More New Medical Breakthroughs

The most amazing discoveries, devices, tests, and cures.

By RD Staff from Reader's Digest | March 2007

Cervical Cancer The vaccine Gardasil (Merck), for girls and women 11 to 26, prevents infection from four strains of human papillomavirus (HPV), the main cause of cervical cancer.

Shingles Anyone who’s had chickenpox is susceptible to the painful disease shingles. The Zostavax vaccine (Merck) is recommended for people over 60 at greatest risk.

Whooping Cough The vaccine we get as babies wears off after about seven years, so we now have Sanofi Pasteur’s Adacel (for people ages 11 to 64) and GlaxoSmithKline’s Boostrix (for those ages 10 to 18).

Cancer Zolinza (Merck), a new medicine for cutaneous T-cell lymphoma, is also being studied for other types of cancer, including leukemia.

Diabetes Januvia (Merck), a once-daily pill for type 2 diabetes, is the first of a new class of medicines that enhance the body’s ability to control blood sugar. With Exubera (Pfizer), a fast-acting needle-free insulin, diabetics simply puff on the asthma-type inhaler before eating to deliver insulin quickly, regulating blood sugar.

Heart One pill, three impressive jobs: The beta blocker Coreg CR (GlaxoSmithKline) reduces blood pressure and treats heart failure as well as post-heart-attack problems.

Smoking In trials, 44% of smokers who took prescription Chantix (Pfizer) for three months kicked the habit, versus 30% who used other drugs and 18% on a placebo. Available: Now — Patricia Curtis

Cancer- Curing Creature A scorpion’s sting can be deadly, but scientists are now discovering that the poison may also be lifesaving. Researchers are using a man-made version of the venom of Israeli yellow scorpions to treat gliomas, aggressive brain tumors that are hard to fully remove by surgery alone. Of the 17,000 Americans diagnosed annually, only 8% survive for two years. A protein in the venom selectively binds itself to cancerous cells while bypassing the surrounding healthy ones. Combined with radioactive iodine and injected into the body, the venom targets and destroys the offending cells. Early results show that the treatment is safe and extends life in some patients, so a larger study with 54 people nationwide is now under way. Available:5+ years — Neena Samuel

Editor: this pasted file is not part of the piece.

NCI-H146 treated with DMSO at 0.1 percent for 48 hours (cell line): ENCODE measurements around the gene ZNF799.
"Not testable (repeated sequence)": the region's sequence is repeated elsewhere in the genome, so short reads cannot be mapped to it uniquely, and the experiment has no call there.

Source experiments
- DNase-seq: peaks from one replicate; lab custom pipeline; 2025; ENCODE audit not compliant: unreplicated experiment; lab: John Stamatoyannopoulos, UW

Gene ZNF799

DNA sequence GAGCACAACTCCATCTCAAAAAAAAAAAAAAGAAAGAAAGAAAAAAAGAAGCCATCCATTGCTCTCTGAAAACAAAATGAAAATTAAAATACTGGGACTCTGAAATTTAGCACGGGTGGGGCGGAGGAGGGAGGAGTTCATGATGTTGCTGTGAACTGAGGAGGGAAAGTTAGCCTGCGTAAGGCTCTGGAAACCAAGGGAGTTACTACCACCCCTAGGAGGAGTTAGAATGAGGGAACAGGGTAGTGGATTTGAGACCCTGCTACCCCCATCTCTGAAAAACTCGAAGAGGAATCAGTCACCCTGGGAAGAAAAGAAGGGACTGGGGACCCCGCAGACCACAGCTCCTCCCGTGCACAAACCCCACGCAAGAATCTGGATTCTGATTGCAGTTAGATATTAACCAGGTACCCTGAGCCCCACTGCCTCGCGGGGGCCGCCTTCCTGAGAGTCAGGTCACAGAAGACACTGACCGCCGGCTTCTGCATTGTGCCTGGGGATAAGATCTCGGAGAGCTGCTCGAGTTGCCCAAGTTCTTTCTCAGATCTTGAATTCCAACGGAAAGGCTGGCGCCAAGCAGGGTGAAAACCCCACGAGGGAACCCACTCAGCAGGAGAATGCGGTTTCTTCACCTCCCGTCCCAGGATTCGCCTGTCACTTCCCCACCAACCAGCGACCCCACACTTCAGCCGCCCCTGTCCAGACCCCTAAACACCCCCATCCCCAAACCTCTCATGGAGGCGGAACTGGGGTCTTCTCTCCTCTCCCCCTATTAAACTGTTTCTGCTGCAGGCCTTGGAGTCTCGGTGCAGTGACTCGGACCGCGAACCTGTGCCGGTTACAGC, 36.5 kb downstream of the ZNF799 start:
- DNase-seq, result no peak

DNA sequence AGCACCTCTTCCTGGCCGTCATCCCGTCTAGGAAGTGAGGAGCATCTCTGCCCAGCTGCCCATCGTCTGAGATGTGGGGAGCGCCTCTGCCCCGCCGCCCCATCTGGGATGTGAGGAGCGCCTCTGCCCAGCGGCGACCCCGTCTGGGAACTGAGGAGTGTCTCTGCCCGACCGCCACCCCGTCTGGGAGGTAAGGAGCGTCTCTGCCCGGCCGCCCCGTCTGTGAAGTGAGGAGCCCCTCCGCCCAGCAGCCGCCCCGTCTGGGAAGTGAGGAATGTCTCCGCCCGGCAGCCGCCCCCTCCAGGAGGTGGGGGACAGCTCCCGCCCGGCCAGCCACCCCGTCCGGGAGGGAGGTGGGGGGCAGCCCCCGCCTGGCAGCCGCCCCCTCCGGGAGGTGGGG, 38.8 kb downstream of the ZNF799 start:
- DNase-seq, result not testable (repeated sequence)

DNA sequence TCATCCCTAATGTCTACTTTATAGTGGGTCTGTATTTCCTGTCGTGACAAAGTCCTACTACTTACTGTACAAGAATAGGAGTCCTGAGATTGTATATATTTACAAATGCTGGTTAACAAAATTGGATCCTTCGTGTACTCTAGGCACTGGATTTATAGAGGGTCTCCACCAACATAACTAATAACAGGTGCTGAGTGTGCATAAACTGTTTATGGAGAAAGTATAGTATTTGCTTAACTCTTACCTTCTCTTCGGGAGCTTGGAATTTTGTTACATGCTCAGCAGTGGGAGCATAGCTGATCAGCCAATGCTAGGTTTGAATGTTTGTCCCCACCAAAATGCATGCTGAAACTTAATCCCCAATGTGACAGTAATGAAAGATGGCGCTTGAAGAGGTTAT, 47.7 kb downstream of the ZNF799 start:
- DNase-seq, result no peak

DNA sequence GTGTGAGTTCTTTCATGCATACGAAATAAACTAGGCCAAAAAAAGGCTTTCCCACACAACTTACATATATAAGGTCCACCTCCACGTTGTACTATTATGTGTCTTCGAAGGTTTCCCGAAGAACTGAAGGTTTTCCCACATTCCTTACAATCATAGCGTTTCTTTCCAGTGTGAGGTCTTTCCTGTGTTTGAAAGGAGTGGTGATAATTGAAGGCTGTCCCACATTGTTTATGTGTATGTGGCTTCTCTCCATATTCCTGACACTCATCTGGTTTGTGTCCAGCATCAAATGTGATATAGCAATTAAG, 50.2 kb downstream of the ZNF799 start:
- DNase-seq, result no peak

Nano-Knitters for Nerves Researchers at MIT have found a way to restore vision in brain-damaged rodents. The innovative procedure uses nanotechnology to spur growth in damaged nerve cells. Scientists say the technique could someday be used to restore speech, hearing, vision and movement in people affected by stroke, brain trauma and spinal cord injuries.

How does it work? A clear liquid of amino acids is injected into the injured part of the brain. The amino acids assemble into a mesh-like structure that’s similar to the body’s connective tissue. This “scaffolding” allows nerve cells to grow and reconnect, restoring lost communication between the brain and the body.

MIT neuroscientist Rutledge Ellis-Behnke tested the solution in hamsters with severed optic tracts. Within 24 hours, the injured nerve cells began to regrow in both young and adult rodents. “The brain started to heal,” Ellis-Behnke says. “We have never seen that before.” Six months later, 75% of the animals had regained functional vision. Available:5+ years — Laura McClure

The Anti-Aging Pill What if there were a pill you could take to ward off the diseases that come with aging? Researchers at the National Institute on Aging and Harvard University may have found the answer: resveratrol, a substance found naturally in red wine. Even though scientists fed mice a high-fat diet, a daily dose of resveratrol protected them from diabetes, and they lived longer than mice who didn’t get any. It’s still unclear exactly how resveratrol works, but it seems to mimic the life-lengthening benefits of calorie restriction. No matter how much red wine you drink, it would be tough to get enough resveratrol (not to mention the side effects of alcohol), so pharmaceutical companies are looking to develop a specially formulated pill form. More research is needed to determine if the effects would be the same in humans, but if they are, we’ll drink to that! Available:5 years — Patricia Curtis

Want to stay smart and healthy?

Get our weekly Health Reads newsletter

Sending Message
how we use your e-mail